Big Tech overlord Mark Zuckerberg haplessly tried to put a positive spin on a derisive moniker his employees gave him and was hilariously trolled on Twitter for his farcical pretzel logic.

“Some of the folks who I work with at the company — they say this lovingly — but I think that they sometimes refer to my attention as the Eye of Sauron,” Zuckerberg told bestselling author Tim Ferriss during a March 24 podcast.

The Eye of Sauron refers to the primary antagonist in the “The Lord of the Rings.” It’s the epitome of evil.

Ferriss burst out laughing at the liberal billionaire’s awkward revelation.

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In the epic J.R.R. Tolkien trilogy, the power-hungry Sauron is a metaphorical evil eye desperately searching for the Ring of Power. The sinister dark lord wants to wield the ring to enslave Middle Earth.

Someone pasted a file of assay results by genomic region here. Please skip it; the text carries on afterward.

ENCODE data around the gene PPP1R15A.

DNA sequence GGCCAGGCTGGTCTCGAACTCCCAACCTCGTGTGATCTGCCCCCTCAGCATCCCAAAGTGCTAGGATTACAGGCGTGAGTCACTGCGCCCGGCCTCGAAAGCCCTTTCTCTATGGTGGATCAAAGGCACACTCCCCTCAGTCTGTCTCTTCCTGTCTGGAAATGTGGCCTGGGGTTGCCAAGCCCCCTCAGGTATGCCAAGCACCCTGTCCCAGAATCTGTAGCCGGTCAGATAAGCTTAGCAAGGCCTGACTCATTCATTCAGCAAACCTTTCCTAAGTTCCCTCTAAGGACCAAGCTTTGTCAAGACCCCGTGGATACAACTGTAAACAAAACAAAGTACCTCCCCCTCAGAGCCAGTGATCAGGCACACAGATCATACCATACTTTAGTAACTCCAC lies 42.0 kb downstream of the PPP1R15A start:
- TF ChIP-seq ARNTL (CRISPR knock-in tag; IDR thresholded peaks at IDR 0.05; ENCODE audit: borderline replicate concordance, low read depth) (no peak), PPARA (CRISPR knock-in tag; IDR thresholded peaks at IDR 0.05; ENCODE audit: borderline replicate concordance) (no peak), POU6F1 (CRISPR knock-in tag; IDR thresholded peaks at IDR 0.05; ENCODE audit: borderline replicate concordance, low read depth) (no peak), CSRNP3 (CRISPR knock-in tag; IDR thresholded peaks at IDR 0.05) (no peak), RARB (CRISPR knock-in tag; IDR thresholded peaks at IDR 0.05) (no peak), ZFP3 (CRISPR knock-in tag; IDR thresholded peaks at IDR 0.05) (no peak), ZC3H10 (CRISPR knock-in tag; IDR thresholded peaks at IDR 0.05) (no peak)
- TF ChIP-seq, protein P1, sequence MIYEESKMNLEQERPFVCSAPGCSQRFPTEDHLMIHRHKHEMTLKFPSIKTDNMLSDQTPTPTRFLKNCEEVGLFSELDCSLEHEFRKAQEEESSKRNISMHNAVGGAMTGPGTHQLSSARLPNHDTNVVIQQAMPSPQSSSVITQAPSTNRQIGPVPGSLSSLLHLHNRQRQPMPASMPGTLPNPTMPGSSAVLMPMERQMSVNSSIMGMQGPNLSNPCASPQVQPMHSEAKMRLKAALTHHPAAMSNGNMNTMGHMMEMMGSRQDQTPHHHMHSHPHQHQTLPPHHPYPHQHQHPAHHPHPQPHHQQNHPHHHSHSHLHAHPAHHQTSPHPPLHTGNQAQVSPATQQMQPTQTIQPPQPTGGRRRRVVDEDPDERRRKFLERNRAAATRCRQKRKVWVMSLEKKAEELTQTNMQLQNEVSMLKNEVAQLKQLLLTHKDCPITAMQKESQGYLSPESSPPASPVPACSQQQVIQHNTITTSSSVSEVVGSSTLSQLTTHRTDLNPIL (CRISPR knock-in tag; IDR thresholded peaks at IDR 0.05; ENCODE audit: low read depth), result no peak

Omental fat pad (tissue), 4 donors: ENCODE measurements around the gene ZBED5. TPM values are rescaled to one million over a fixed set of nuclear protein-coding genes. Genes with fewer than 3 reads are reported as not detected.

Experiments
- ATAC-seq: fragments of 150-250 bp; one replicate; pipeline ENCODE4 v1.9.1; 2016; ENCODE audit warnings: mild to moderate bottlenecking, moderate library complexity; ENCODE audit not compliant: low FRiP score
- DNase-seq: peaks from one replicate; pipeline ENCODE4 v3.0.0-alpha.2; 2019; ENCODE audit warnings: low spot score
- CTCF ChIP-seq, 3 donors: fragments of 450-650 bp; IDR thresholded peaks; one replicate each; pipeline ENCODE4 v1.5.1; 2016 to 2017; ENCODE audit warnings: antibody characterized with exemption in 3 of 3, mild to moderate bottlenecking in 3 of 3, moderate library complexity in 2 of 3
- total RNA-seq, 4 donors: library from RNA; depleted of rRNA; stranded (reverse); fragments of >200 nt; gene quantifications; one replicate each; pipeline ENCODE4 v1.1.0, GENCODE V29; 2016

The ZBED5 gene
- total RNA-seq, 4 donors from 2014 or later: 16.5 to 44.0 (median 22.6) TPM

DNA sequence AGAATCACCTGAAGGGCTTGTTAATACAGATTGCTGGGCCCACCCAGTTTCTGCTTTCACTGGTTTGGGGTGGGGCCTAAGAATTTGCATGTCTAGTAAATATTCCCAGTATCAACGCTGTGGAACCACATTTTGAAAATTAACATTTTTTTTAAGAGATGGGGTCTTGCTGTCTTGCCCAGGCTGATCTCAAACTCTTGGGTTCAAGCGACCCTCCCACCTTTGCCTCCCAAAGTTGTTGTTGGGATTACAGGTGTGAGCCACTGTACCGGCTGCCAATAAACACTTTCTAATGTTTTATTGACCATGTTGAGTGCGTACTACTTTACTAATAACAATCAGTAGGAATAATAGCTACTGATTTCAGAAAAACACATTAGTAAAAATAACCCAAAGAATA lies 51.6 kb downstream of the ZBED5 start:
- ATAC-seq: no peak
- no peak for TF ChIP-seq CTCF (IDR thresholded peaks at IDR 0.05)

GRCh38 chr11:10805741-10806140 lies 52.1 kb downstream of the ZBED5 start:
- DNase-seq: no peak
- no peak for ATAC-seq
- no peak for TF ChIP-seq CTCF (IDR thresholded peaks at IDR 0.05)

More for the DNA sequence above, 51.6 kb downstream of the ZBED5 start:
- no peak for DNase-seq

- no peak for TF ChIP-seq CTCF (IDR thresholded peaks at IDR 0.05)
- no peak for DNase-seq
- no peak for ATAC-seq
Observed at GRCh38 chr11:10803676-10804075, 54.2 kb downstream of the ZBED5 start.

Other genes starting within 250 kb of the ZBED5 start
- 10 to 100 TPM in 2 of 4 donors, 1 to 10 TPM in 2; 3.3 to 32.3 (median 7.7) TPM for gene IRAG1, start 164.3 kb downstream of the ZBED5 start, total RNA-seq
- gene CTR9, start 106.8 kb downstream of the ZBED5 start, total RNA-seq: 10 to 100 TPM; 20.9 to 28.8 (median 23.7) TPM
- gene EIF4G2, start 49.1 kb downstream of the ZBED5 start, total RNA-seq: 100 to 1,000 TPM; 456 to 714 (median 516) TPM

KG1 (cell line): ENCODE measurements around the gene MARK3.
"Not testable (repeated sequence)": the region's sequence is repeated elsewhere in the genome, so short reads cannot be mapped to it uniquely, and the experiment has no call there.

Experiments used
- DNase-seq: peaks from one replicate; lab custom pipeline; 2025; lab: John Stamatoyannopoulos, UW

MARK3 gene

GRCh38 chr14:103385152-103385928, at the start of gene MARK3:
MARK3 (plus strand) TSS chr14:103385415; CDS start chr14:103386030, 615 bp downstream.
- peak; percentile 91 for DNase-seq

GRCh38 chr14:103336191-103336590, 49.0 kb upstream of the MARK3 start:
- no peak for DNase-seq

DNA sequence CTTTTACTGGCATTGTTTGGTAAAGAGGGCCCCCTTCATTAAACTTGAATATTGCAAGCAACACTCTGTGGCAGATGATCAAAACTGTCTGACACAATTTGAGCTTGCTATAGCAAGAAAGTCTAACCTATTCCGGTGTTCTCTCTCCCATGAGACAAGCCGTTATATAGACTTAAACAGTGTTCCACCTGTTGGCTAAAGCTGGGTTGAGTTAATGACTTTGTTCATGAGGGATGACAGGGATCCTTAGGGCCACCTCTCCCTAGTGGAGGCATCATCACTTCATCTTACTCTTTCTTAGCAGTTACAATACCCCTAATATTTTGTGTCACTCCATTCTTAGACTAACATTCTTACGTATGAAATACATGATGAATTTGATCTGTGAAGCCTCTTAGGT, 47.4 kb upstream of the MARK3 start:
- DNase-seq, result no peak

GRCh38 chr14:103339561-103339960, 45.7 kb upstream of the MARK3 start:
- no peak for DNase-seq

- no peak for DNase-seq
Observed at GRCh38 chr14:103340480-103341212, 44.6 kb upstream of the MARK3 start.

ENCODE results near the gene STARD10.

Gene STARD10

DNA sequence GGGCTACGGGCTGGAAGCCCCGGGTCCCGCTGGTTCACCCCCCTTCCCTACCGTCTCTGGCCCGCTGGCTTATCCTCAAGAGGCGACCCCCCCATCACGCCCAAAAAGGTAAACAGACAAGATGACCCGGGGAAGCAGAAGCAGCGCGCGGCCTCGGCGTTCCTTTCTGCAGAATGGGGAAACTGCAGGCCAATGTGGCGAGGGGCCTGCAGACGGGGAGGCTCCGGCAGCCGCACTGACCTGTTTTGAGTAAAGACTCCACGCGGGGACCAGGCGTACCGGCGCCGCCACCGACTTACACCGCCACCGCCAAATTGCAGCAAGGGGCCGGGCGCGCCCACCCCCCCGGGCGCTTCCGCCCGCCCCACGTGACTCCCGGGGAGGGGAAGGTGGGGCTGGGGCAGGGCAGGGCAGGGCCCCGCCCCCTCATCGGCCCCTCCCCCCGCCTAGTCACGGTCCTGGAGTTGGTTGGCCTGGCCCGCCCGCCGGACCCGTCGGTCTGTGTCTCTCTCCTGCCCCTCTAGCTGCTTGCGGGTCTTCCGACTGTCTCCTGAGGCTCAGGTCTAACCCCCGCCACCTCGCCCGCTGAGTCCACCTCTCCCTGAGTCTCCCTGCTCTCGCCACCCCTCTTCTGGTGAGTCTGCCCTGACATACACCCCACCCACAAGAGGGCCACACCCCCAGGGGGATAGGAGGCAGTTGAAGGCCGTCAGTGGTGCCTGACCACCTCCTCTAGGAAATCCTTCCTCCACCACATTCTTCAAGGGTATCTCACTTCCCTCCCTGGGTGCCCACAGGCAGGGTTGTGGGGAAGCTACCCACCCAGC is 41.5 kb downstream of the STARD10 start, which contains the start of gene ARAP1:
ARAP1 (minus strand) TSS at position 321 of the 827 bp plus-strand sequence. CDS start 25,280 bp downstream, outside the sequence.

“It is claimed that not everyone could stand its terrible gaze,” a LOTR fan website says.

There is nothing positive about the Eye, which represents the quasi-omnipotence of the villainous Sauron — and Zuckerberg’s assumption that he would be called that “lovingly” is disturbing.

The CEO of Meta (formerly known as Facebook) claimed that his employees refer to him as the “Eye of Sauron” because of his boundless energy and intense focus.

“[It means] that basically, you have this unending amount of energy to go work on something, and if you, like, point that at any given team, you will just burn them,” he said.

Zuckerberg was lampooned for his bumbling take on an insulting jab from his own workers that mirrors longstanding public sentiment that he’s like an ominous “Big Brother” who spies on his users.

Even Twitter founder Jack Dorsey trolled Zuckerberg by commenting that the nickname “makes sense.”

Zuckerberg’s clueless reaction is reminiscent of the time President Joe Biden inadvertently chanted “Let’s go Brandon!” without realizing that the slogan is a euphemistic way of saying “F*** Joe Biden.”

Zuckerberg is an odious snoop and megalomaniac, but at least he didn’t slap anyone over the mockery.

Hey Will Smith, are you taking notes?

This article appeared originally on The Western Journal.